Cambridge vet makes history by saving tiger's eye

01:05 PM | 17 May, 2021
Cambridge vet makes history by saving tiger's eye

A tiger’s eye has been saved in what is believed to be the first ever operation of its type in the world on a big cat, reported BBC.

Ratna, a 17-year-old Sumatran tiger, lives at Shepreth Wildlife Park near Cambridge.

Staff noticed her left eye - which had previously had a cataract removed - was deteriorating and a corneal ulcer was diagnosed by a specialist eye vet.

Corneal surgery, which is not uncommon on domestic cats and dogs, required “a lot more anaesthetic” on Ratna.

Surgeon Dr David Williams, from the Queen’s Veterinary School Hospital at the University of Cambridge, said after two months of careful monitoring, he was “delighted to be able to sign Ratna off” as fully healed.

The tiger had cataract surgery before she and her daughter were moved to the wildlife park in early 2019 to live out their twilight years.

An initial operation, carried out in early February to treat a discolouration, did not have the desired effect and her eye continued to deteriorate.

Dr Williams, who went to Shepreth to check on the ulcer, said: “I think perhaps she’d managed to jab her eye on a stick of bamboo in her enclosure.”

The very next day, together with Steve Philp, a vet from the International Zoo Veterinary Group, he carried out what is believed to be a world-first operation on a big cat.

The hood graft procedure involved "a flap of conjunctiva - the pink of the eye - secured over the cornea, which allows the cornea to heal itself", said Dr Williams.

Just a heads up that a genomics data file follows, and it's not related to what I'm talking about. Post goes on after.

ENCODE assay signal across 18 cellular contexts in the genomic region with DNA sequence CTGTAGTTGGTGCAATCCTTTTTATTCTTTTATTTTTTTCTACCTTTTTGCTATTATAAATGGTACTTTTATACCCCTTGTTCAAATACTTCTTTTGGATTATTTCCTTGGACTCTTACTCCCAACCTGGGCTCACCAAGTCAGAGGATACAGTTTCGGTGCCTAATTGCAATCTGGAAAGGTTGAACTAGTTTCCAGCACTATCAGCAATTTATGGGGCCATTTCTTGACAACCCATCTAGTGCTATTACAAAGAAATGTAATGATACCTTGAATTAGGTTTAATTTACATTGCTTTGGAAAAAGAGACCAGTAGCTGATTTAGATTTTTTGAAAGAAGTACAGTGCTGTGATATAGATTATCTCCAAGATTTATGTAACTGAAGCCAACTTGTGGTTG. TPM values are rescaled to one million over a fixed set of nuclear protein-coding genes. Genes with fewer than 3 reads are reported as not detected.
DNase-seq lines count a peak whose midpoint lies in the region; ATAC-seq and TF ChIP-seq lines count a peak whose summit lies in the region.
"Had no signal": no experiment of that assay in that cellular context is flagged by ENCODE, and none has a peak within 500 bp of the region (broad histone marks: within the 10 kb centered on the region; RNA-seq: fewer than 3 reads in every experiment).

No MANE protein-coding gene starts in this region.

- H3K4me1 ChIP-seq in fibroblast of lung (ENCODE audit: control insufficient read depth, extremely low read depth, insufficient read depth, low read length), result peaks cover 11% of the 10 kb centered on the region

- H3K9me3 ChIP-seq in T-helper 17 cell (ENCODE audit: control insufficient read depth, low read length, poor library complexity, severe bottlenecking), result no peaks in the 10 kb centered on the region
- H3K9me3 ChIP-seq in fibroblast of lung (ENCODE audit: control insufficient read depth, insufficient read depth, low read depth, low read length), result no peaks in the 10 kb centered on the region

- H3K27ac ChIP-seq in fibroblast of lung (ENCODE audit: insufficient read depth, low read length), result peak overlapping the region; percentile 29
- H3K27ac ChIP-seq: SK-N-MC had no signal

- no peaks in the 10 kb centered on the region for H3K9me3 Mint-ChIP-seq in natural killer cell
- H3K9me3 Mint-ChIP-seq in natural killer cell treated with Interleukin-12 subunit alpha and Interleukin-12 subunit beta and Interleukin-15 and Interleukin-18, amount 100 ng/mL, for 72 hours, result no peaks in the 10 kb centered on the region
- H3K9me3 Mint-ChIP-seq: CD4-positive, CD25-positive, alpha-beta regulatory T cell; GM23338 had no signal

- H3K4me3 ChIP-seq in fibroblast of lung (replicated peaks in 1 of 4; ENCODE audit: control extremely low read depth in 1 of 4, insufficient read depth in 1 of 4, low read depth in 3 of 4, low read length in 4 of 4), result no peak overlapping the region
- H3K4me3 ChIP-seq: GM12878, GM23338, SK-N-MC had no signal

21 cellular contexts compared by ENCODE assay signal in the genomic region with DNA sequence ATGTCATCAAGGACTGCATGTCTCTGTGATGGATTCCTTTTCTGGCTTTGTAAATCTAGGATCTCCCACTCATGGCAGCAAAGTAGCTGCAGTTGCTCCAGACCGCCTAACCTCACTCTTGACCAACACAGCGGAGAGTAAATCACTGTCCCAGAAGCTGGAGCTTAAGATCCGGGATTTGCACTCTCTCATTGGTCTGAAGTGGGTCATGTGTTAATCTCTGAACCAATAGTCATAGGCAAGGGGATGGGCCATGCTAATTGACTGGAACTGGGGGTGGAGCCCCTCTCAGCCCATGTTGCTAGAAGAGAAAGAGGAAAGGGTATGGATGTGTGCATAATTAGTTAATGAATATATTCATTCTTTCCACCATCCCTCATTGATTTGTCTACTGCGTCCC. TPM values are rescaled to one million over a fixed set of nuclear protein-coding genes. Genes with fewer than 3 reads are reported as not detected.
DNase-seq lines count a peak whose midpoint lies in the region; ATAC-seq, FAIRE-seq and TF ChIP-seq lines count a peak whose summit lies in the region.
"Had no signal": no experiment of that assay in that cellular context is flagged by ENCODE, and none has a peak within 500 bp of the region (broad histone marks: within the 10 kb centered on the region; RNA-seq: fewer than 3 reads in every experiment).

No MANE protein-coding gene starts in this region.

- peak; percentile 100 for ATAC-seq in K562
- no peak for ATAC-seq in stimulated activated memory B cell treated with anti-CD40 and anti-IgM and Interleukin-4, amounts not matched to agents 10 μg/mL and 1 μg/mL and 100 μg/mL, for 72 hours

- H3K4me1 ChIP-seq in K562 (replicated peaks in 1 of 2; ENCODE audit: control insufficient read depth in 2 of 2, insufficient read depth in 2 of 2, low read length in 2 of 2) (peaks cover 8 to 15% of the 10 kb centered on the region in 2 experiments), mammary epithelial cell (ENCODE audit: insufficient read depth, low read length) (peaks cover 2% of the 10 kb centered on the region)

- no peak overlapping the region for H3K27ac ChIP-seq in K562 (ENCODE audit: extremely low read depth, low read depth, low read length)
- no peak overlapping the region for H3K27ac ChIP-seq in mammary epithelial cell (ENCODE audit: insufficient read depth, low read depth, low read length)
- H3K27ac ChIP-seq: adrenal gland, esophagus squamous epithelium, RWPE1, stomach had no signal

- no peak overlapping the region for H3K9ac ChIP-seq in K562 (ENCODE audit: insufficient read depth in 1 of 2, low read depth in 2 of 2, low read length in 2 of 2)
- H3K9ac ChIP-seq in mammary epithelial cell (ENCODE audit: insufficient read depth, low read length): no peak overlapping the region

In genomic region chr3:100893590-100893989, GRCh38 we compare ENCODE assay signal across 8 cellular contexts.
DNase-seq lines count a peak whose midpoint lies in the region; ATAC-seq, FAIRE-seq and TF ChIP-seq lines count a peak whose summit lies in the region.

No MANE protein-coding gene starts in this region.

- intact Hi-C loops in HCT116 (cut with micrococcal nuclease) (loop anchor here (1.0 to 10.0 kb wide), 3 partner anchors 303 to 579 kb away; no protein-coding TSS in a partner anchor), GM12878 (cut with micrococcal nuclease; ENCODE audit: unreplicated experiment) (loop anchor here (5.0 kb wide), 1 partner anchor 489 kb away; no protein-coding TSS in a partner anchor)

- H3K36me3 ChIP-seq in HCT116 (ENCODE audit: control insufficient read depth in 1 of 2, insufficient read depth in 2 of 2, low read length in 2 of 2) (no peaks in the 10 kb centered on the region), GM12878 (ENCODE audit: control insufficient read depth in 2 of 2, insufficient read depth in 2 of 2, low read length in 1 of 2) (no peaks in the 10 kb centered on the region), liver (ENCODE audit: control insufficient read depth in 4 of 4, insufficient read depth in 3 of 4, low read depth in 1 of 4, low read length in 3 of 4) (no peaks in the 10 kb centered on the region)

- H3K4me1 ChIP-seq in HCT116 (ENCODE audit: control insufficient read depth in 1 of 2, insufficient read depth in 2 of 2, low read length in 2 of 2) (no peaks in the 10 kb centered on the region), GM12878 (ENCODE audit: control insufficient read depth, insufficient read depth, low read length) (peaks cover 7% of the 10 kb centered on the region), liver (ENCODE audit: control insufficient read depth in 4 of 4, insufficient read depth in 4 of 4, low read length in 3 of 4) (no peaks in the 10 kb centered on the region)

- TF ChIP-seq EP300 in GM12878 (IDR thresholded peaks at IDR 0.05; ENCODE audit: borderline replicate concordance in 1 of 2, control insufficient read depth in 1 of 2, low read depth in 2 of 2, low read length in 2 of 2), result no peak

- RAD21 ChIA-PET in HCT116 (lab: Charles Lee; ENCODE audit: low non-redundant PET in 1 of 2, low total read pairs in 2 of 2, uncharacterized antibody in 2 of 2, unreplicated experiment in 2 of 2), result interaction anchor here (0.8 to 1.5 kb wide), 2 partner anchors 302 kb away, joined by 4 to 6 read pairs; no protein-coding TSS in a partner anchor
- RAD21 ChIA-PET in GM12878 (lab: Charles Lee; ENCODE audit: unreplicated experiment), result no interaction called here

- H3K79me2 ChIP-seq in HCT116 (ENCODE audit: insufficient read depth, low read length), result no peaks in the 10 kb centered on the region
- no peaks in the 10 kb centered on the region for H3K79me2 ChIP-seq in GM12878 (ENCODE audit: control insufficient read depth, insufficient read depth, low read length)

"It's like we might do with any domestic cat - but with a lot more anaesthetic," he said of the 30-minute operation on the 14st 9lb (93kg) tiger.

"But I don't think anyone's ever done this before in this species."

Ratna's favourite pastime is sitting on the top platform in her enclosure, but the park's director, Rebecca Willers, said before the operation she seemed to have become a little uncertain about getting down again.

"Her co-ordination seems much better now, and the best thing is the operation has eradicated the need for Ratna to have her eyedrops - and she was never that keen on those," she added.

Dr Williams said it was unlikely Ratna could see much before with her left eye, as "it was a horrendous mess... but the key thing is to have saved the eye itself".

"I think her eyesight in that eye wasn't fantastic after her cataract surgery and is pretty poor after the injury - but she gets on fine with the good vision in her other eye - and we have stopped the problem giving her any pain," he said.

Having just given her a clean bill of health, he said Ratna had been "fantastic" - allowing him to look at her eye over the past weeks, and was now "absolutely fine - you'd never know anything had been wrong".